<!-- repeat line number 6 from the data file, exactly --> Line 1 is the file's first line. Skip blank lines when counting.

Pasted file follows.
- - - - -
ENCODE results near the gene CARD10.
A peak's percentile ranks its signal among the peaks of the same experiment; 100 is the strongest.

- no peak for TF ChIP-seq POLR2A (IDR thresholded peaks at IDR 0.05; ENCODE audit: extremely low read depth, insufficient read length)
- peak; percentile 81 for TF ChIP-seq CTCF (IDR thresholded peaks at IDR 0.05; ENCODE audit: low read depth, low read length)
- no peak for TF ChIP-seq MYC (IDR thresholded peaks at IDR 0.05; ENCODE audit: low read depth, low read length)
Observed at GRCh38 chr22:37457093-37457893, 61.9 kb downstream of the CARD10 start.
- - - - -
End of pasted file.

Observed at GRCh38 chr22:37457093-37457893, 61.9 kb downstream of the CARD10 start.